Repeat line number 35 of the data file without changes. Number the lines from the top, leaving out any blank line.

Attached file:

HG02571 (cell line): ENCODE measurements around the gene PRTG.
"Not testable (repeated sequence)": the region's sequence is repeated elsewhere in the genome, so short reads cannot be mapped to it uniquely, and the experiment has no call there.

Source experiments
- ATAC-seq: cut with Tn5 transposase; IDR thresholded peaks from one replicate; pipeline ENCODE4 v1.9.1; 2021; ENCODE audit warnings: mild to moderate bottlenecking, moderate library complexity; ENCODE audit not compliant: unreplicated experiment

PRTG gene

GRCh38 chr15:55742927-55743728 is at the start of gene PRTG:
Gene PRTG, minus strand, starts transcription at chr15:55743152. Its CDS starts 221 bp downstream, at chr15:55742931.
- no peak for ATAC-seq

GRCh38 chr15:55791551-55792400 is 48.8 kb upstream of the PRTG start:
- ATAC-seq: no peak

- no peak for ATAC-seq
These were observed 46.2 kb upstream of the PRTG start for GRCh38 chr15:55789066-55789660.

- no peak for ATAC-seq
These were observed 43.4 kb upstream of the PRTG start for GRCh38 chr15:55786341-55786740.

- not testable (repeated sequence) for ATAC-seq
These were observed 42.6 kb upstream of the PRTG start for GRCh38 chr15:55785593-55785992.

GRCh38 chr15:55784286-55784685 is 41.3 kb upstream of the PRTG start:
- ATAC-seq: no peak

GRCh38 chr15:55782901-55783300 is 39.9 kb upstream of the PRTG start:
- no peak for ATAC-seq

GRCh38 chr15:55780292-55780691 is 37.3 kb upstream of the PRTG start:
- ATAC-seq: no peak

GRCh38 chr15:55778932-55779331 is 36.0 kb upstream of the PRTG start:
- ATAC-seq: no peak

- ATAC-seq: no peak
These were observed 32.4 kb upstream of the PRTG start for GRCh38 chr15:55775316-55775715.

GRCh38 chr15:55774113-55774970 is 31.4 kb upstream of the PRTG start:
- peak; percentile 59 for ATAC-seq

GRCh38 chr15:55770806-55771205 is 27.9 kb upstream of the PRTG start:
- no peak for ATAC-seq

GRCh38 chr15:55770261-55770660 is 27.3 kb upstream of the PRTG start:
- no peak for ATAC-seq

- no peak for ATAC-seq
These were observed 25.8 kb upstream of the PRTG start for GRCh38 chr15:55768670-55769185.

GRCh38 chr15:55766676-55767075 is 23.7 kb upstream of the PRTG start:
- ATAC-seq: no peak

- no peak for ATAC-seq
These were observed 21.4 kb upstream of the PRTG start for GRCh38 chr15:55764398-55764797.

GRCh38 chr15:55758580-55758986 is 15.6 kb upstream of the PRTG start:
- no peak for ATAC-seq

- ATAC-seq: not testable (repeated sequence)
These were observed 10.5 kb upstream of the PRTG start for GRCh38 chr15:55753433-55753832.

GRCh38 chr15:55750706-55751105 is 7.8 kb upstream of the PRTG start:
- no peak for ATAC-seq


GRCh38 chr15:55766676-55767075 is 23.7 kb upstream of the PRTG start: